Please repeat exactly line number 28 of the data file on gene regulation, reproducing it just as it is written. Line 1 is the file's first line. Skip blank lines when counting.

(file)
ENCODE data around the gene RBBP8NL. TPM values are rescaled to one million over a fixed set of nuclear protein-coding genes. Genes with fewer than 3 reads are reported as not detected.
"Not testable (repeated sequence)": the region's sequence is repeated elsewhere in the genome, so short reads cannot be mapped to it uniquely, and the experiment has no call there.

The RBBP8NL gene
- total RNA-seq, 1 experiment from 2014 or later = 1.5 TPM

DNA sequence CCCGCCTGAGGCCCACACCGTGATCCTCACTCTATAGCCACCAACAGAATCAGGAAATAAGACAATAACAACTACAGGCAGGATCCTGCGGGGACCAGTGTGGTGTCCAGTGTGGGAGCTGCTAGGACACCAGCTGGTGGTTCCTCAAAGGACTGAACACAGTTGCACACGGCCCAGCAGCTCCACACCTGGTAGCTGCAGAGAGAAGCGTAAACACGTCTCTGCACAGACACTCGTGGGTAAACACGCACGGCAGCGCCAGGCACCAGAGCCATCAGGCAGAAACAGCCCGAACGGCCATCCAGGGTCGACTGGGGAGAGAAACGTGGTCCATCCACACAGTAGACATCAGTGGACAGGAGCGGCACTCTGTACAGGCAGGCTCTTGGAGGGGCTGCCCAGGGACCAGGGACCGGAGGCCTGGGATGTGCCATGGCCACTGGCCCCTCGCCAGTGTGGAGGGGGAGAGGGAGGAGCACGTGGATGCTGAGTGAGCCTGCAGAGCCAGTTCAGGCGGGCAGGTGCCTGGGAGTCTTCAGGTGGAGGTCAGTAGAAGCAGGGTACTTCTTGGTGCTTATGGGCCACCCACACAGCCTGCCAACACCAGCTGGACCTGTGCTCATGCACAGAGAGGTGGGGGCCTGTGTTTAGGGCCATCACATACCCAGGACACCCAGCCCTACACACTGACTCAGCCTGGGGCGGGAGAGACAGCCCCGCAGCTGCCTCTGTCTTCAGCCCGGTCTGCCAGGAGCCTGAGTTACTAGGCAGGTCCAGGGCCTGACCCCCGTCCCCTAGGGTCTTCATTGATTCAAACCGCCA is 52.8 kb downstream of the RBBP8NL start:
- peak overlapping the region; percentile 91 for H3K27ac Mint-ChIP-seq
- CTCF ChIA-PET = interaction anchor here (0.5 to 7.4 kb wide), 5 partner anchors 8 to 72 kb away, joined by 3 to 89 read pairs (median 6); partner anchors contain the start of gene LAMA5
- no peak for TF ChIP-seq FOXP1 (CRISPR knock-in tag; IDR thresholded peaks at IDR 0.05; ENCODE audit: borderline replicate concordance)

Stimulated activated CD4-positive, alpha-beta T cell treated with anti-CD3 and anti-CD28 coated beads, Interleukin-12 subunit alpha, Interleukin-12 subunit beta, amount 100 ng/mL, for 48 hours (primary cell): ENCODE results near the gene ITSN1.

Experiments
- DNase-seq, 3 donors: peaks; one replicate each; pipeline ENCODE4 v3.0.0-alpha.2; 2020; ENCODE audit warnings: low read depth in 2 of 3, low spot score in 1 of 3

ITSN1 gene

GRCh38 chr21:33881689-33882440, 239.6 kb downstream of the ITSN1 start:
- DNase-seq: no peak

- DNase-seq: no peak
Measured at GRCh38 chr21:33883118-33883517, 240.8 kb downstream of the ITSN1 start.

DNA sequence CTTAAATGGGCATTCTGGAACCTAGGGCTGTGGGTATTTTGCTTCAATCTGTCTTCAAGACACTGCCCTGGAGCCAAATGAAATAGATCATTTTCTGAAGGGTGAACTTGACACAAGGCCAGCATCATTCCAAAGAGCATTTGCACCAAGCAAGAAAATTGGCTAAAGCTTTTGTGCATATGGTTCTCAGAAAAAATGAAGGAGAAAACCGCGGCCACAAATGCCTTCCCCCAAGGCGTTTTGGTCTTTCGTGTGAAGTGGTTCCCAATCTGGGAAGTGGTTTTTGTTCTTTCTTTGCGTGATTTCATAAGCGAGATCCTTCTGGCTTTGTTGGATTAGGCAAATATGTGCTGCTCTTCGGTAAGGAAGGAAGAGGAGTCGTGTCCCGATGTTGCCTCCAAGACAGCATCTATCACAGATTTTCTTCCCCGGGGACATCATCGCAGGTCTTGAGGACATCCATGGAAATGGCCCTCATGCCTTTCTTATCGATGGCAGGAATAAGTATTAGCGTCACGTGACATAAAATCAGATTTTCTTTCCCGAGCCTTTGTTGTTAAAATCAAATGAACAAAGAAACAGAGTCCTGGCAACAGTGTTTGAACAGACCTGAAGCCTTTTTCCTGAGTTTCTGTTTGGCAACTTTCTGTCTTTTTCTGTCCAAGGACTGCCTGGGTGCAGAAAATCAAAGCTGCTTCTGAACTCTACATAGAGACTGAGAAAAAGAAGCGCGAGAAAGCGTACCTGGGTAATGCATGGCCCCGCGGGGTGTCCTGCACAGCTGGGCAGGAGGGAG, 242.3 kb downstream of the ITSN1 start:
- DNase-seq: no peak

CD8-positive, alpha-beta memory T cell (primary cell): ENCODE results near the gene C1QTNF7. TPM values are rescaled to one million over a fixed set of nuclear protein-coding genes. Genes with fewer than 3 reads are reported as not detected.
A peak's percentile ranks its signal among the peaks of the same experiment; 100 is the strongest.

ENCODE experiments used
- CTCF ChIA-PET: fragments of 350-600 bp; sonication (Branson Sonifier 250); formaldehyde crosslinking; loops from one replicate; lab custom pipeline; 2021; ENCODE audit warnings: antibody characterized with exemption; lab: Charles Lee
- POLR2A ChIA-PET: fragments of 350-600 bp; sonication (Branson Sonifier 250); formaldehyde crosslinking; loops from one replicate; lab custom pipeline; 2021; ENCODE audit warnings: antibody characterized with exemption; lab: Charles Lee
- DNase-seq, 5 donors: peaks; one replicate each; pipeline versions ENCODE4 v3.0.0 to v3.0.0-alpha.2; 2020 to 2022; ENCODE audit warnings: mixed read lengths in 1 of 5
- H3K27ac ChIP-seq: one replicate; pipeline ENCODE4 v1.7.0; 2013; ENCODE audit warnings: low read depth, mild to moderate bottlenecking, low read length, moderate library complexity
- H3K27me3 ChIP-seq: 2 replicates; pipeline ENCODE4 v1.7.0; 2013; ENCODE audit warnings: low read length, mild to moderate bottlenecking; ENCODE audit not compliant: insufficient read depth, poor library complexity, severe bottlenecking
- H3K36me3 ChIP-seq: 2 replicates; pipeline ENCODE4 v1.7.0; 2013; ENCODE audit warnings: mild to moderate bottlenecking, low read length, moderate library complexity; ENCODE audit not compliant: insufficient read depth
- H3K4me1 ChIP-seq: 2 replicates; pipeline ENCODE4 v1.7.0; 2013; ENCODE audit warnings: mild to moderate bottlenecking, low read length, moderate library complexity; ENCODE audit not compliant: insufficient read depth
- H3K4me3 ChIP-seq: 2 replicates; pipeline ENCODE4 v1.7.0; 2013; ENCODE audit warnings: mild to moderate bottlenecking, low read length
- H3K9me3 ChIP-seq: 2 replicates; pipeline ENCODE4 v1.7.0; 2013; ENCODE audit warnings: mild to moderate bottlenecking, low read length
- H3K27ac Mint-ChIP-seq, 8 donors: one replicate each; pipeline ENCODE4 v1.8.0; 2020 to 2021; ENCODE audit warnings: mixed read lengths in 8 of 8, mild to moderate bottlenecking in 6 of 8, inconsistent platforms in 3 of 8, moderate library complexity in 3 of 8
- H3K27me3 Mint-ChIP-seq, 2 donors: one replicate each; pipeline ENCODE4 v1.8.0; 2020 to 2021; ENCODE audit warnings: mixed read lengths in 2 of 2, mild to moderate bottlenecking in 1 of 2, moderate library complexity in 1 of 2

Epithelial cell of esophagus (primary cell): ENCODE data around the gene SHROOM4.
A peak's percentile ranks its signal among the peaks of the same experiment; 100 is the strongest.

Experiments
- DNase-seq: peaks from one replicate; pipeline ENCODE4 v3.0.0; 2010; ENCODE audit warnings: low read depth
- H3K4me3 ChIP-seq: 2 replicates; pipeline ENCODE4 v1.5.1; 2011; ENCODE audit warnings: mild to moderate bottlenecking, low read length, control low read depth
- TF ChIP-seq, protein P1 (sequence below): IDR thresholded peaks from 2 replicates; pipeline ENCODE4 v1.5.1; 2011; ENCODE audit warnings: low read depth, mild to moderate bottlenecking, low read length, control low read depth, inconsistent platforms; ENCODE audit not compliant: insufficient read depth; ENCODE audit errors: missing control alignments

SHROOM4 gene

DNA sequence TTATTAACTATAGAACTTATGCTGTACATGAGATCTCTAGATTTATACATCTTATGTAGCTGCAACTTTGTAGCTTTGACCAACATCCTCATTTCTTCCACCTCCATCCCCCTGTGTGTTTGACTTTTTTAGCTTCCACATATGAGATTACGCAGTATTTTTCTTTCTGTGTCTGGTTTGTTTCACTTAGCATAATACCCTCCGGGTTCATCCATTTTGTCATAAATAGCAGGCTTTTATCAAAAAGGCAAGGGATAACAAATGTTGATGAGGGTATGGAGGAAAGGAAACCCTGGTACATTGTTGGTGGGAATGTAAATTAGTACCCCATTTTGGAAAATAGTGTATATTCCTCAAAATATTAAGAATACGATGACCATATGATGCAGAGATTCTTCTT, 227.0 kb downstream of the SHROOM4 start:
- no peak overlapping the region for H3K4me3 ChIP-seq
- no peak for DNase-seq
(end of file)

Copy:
- H3K4me1 ChIP-seq: 2 replicates; pipeline ENCODE4 v1.7.0; 2013; ENCODE audit warnings: mild to moderate bottlenecking, low read length, moderate library complexity; ENCODE audit not compliant: insufficient read depth